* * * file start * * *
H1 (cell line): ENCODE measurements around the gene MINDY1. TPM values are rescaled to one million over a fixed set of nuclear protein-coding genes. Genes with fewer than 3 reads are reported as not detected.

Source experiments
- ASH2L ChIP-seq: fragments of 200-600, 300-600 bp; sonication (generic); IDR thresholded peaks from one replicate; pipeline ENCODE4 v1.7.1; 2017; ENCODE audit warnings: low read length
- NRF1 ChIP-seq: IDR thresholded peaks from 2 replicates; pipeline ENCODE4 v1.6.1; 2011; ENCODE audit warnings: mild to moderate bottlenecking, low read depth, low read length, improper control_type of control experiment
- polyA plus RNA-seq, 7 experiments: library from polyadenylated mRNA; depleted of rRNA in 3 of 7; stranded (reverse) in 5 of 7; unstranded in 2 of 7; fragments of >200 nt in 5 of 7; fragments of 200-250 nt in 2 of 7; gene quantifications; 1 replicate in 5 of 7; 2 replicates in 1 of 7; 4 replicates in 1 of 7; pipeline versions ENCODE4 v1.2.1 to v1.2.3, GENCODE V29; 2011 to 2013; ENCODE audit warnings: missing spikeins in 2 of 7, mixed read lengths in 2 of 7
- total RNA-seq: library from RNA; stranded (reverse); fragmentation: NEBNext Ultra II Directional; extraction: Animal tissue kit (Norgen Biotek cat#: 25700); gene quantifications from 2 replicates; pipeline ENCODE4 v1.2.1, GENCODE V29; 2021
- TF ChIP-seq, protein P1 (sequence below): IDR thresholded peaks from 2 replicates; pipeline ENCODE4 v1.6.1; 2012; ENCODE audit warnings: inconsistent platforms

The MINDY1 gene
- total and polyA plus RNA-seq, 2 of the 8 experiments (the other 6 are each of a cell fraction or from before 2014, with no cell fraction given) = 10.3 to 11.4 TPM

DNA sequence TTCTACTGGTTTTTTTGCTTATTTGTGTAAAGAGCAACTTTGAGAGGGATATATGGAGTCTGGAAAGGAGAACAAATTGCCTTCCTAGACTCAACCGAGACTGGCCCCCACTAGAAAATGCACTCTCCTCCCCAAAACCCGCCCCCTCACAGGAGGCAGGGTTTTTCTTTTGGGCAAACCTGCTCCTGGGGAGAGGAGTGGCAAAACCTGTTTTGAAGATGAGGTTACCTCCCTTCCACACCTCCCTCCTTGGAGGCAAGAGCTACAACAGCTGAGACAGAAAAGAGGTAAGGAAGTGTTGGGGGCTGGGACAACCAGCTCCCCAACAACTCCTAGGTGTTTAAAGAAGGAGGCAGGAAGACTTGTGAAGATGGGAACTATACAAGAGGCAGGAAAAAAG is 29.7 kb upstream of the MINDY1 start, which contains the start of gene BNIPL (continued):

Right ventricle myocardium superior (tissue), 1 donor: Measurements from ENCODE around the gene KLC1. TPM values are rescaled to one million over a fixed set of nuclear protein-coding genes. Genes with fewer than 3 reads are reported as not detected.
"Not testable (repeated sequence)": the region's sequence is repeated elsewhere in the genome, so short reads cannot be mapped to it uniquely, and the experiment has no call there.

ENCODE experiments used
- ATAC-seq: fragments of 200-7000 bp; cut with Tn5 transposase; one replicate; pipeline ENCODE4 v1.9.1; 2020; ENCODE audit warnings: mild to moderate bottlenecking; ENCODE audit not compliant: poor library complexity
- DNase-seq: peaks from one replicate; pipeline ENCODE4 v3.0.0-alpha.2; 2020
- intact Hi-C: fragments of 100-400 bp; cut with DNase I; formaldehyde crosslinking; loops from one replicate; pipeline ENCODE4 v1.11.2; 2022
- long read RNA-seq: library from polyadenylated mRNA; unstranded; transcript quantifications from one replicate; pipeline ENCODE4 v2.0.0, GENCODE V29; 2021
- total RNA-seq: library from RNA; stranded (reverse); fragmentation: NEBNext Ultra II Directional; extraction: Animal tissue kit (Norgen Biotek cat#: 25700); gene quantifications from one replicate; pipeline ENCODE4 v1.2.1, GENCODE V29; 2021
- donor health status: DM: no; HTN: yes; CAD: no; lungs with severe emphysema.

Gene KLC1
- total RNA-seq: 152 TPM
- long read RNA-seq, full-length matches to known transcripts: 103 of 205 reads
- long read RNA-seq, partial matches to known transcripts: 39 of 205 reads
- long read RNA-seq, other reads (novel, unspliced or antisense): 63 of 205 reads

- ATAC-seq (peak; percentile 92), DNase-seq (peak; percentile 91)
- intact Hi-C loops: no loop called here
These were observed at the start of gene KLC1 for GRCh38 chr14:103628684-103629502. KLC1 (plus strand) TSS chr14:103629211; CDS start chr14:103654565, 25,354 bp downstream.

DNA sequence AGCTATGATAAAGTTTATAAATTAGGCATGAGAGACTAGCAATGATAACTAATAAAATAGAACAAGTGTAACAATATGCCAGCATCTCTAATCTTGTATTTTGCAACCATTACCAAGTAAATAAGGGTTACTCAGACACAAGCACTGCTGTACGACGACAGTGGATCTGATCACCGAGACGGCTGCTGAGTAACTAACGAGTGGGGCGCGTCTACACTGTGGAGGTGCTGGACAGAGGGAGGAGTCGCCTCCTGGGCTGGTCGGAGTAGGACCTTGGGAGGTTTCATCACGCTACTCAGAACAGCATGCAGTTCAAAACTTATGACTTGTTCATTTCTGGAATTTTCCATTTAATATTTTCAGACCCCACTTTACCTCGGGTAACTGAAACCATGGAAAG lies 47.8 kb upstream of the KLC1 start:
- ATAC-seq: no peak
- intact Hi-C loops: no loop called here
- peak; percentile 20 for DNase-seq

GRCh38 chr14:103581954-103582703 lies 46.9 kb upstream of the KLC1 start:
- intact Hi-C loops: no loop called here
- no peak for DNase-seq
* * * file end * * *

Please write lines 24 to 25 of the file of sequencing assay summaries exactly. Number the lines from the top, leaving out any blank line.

- long read RNA-seq, other reads (novel, unspliced or antisense): 63 of 205 reads

- ATAC-seq (peak; percentile 92), DNase-seq (peak; percentile 91)